I've been thinking a lot about freedom lately. Perhaps it's a response to the presidential campaign, or it's because I've been watching AMC's TURN about the Revolutionary War on Netflix, but more than likely, it's due to reading both memoirs by Jaycee Dugard.
Not to be confused with the massive family of reality TV stars the Duggars, Dugard was kidnapped at age 11 while walking to the bus stop by a husband and wife, Phillip and Nancy Garrido, and held captive in their back yard for 18 years. She was finally discovered in 2009.
Dugard's first book, A Stolen Life, was published in 2012 and broke sales records for Simon & Schuster. It combines Dugard’ child-like voice with the unspeakable crimes committed against her by the Garridos, including the rape, abuse, intolerable isolation, and paralyzing fear that consumed her daily life in captivity. Dugard also describes giving birth to two children by her rapist: daughters, who she refers to only briefly, calling them gifts. She relied on her captors for her every need and was subjected to their every mood and whim. For Dugard, writing the book was cathartic, and it helped lift the shame she’d felt for so many years.
I tried several times to put down A Stolen Life. It’s hard being confronted with the atrocities some people are capable of inflicting on others, but I began to feel as though I was sharing the emotional burden with Dugard. Also, the Garridos do not deserve to have their heinous behavior go unnoticed. Dugard’s resilience trumps their cruelty throughout the book, and ultimately led to her survival. She writes, “I won’t say every day has been glorious and wonderful, but even on the bad days I can still say one thing— I am free.” Her words have stuck with me, and I hope they stay.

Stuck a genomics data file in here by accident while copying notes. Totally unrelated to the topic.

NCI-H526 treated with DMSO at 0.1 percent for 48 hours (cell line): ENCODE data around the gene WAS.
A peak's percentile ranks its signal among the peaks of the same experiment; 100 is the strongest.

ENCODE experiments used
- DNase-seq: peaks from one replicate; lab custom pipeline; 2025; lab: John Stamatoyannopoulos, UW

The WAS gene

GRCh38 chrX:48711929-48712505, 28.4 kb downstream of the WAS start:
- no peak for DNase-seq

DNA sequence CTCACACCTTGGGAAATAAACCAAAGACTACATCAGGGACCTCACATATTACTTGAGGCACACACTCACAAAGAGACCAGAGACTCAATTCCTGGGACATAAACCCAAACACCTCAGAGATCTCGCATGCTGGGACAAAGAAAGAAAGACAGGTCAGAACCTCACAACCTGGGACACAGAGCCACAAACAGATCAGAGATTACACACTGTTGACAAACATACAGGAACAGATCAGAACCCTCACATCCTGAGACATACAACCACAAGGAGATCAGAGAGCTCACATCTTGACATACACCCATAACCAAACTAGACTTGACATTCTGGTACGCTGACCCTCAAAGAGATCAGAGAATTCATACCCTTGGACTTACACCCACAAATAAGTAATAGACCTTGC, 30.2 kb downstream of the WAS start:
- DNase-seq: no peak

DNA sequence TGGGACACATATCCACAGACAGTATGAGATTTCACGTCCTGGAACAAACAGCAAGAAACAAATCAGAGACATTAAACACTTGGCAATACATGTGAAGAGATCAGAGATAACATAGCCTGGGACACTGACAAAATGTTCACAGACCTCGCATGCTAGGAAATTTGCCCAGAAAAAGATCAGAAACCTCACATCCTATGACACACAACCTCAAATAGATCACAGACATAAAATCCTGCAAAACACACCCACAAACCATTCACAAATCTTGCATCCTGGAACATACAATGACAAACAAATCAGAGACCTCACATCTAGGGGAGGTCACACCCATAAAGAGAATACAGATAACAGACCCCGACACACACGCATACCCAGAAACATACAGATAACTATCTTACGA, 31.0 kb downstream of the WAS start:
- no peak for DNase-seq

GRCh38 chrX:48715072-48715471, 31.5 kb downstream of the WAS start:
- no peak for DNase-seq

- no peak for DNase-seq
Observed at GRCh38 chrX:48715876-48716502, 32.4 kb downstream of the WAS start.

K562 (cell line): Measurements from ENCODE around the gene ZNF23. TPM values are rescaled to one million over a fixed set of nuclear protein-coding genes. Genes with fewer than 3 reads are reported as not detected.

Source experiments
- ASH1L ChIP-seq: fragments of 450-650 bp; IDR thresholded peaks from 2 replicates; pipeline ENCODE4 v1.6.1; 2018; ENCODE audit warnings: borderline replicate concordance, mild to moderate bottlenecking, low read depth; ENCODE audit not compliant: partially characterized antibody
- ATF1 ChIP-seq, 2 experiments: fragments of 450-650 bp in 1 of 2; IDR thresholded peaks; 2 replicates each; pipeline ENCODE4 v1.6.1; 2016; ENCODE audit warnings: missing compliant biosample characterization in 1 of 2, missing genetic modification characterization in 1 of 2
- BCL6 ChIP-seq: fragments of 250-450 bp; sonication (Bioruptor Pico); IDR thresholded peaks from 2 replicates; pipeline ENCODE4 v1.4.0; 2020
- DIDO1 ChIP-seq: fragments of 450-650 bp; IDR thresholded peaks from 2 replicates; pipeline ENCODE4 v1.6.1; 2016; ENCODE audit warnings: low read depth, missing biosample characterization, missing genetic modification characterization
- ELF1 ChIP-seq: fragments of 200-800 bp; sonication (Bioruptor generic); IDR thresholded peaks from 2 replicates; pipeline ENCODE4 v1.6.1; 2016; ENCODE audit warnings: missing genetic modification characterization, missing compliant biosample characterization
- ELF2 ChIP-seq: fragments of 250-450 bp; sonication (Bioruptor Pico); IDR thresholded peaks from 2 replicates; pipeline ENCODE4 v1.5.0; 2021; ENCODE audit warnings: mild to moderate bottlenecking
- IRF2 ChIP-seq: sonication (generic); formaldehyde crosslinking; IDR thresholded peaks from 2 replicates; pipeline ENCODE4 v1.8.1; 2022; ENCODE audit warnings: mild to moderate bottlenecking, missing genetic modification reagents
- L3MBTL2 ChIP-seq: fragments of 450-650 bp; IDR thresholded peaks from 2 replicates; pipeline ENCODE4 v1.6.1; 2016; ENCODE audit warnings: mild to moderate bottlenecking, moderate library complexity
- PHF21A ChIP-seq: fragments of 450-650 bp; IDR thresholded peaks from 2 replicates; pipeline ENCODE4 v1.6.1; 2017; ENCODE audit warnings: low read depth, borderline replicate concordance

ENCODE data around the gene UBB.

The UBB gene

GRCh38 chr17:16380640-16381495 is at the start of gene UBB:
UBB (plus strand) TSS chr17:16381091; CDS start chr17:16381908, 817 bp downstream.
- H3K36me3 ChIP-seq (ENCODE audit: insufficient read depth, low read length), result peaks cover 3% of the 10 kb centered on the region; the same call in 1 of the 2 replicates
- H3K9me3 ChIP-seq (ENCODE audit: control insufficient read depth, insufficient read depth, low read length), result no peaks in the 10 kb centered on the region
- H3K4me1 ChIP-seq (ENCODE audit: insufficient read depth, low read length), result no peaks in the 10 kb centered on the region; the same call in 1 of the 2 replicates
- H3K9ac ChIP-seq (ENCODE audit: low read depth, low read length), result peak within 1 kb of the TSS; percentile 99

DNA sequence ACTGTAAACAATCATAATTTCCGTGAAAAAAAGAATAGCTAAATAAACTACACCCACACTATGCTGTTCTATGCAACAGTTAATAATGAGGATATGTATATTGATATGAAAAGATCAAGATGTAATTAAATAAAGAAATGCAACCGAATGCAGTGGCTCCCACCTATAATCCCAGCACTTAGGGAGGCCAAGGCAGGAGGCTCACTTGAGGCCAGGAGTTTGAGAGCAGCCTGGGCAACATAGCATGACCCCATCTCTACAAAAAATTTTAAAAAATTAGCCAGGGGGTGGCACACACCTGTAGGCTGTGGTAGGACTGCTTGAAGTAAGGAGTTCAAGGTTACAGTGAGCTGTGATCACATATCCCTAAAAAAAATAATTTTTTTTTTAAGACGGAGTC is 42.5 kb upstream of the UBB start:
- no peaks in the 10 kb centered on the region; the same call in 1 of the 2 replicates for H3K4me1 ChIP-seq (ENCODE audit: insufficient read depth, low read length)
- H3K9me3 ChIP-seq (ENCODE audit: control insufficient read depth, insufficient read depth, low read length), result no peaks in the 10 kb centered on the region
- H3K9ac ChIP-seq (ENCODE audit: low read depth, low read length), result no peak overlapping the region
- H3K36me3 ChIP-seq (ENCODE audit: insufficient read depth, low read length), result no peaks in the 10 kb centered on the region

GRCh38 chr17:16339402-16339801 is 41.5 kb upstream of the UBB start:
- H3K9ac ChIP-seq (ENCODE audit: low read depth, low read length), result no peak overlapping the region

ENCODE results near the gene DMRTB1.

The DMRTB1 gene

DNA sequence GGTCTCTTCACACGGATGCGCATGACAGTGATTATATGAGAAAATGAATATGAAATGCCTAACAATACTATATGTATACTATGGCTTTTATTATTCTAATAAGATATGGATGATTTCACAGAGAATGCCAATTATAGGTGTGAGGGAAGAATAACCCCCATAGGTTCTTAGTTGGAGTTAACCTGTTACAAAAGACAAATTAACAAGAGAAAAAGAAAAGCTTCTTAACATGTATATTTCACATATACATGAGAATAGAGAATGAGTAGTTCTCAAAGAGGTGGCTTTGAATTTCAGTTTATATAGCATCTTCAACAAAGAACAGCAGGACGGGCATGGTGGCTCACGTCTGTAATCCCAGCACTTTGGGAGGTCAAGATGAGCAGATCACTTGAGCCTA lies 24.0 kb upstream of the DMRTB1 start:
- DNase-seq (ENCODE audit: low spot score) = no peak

Dugard’s second memoir, Freedom: My Book of Firsts, just released on July 16. It details her path to recovery over the past six years of freedom, including being re-immersed into society. She shares her experiences with many of life’s joys and disappointments— experiences she only dreamed about from the Garridos’ back yard. Reuniting with her mother and sister, learning to drive, dealing with the sometimes aggressive press, walking her daughters to school—life from Dugard’s vantage point is fascinating. Gone are the scattered thoughts of A Stolen Life. Dugard’s writing conveys the wisdom of a 36-year-old woman who is healing, learning to accept herself, and “grabbing happiness in any form it might take.”